Call Us



Gendered Consequences of Climate Change: Impacts of

Climate Change on Women and Girls

By Tahir Hasnain Shah

Climate change is not a distant threat but an urgent crisis, and its consequences are being felt worldwide. In Pakistan, a country highly vulnerable to the effects of a changing climate, the impact is particularly pronounced. While climate change affects everyone, it disproportionately affects women and girls, exacerbating existing gender inequalities and vulnerabilities. This article delves into the unique challenges and hardships faced by women and girls in Pakistan as a result of climate change.

  1. Increased Water Scarcity:

Pakistan’s water resources are under immense stress due to climate change. Irregular rainfall patterns, glacial melt, and the contamination of water sources all contribute to growing water scarcity. Women and girls, who often bear the responsibility of fetching water for their families, find themselves burdened with longer and more arduous journeys to secure this essential resource. This not only impacts their health but also limits their time for education and income-generating activities.

  1. Food Insecurity:

Agriculture is a vital sector in Pakistan, and women play a crucial role in food production, from planting and harvesting to processing and distribution. However, changing weather patterns, such as unpredictable monsoons and prolonged droughts, affect crop yields and food production. Women’s livelihoods are thus jeopardized, as they grapple with the challenge of providing enough food for their families.

  1. Displacement and Vulnerability:

Climate-induced disasters, such as floods and landslides, often lead to forced displacement. Women and girls are particularly vulnerable during such times, facing heightened risks of sexual and gender-based violence. Living in temporary shelters or refugee camps, they lack privacy, security, and access to healthcare, making them susceptible to exploitation and abuse.

  1. Health Risks:

The health of women and girls is jeopardized by climate change in numerous ways. Rising temperatures can lead to heat-related illnesses, while erratic weather patterns can increase the prevalence of vector-borne diseases. Additionally, women’s reproductive health may be compromised, as climate-induced stress can affect menstrual cycles and pregnancy outcomes.

  1. Limited Economic Opportunities:

Women in Pakistan often have limited access to education and economic opportunities. Climate change exacerbates these gender disparities, limiting women’s ability to adapt to changing conditions. Lack of access to credit, technology, and land can hinder their participation in climate-resilient livelihoods.

  1. Social and Cultural Barriers:

Traditional gender norms and cultural practices in Pakistan can exacerbate the effects of climate change on women and girls. For example, women’s mobility is often restricted, which can hinder their ability to access information, resources, and support during extreme weather events.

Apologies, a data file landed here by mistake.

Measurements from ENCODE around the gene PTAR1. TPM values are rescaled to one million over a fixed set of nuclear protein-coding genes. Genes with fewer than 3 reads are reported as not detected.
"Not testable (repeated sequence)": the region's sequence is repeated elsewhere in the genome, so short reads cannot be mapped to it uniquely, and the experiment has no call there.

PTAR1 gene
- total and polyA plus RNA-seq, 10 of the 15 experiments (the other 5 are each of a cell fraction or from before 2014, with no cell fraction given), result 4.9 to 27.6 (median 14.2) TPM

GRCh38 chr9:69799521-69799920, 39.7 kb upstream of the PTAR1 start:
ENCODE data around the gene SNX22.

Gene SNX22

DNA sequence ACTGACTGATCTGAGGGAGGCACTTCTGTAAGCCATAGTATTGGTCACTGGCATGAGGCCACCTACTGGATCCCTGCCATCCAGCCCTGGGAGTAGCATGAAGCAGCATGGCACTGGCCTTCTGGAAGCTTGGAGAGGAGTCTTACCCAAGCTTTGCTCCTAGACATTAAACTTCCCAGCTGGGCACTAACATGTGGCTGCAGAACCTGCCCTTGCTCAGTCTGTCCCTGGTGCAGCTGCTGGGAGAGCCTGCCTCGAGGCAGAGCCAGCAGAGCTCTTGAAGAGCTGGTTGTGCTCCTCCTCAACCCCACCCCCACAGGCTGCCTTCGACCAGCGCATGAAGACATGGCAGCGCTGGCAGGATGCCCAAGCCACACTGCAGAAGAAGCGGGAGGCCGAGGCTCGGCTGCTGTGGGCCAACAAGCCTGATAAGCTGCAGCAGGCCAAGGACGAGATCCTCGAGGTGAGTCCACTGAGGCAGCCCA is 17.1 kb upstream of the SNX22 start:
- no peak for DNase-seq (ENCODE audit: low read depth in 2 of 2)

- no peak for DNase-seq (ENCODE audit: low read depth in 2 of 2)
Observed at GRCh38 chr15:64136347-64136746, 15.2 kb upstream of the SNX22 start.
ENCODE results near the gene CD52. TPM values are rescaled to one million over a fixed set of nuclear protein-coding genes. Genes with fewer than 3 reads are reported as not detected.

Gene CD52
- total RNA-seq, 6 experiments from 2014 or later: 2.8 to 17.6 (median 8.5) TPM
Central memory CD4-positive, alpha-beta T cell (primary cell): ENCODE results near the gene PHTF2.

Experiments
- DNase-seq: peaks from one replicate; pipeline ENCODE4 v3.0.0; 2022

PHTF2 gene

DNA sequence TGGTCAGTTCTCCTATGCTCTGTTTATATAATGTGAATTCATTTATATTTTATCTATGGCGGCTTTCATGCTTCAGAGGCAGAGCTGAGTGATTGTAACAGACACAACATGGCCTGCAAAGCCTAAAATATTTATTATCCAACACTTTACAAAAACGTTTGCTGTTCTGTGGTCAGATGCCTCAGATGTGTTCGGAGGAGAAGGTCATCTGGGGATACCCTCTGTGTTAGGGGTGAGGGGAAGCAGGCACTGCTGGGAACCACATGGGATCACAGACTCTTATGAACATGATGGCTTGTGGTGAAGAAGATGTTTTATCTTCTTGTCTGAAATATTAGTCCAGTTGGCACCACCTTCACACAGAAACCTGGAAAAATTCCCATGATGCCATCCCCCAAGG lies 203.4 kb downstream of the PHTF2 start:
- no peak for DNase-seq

Addressing the Challenges:

To mitigate the impacts of climate change on women and girls in Pakistan, several strategies can be employed:

  1. Gender-Sensitive Climate Policies: Climate policies and programs must incorporate a gender perspective. Recognizing the specific vulnerabilities and capacities of women and girls is essential for effective climate adaptation and mitigation.
  2. Women’s Empowerment: Promote women’s empowerment through education and economic opportunities. When women are economically independent and have access to resources, they are better equipped to cope with the effects of climate change.
  3. Healthcare and Education: Ensure women and girls have access to healthcare, education, and information about climate change and disaster preparedness.
  4. Data Collection and Research: Conduct research to understand the intersection of climate change and gender disparities in Pakistan, enabling evidence-based policy decisions.
  5. International Collaboration: Collaborate with international organizations and countries to share knowledge and best practices for addressing gender-specific climate challenges.

In conclusion, the impacts of climate change on women and girls in Pakistan are deeply intertwined with pre-existing gender inequalities and vulnerabilities. Addressing these issues requires a comprehensive approach that integrates gender considerations into climate policies and fosters women’s empowerment. By doing so, Pakistan can strive for a more resilient and equitable society in the face of a changing climate, ensuring that women and girls have the support and resources they need to thrive in an uncertain future.


(The writer is a seasoned researcher and development practitioner currently working as Senior Program Manager at Legal Rights Forum (LRF), a rights based advocacy NGO in Pakistan. He can be reached at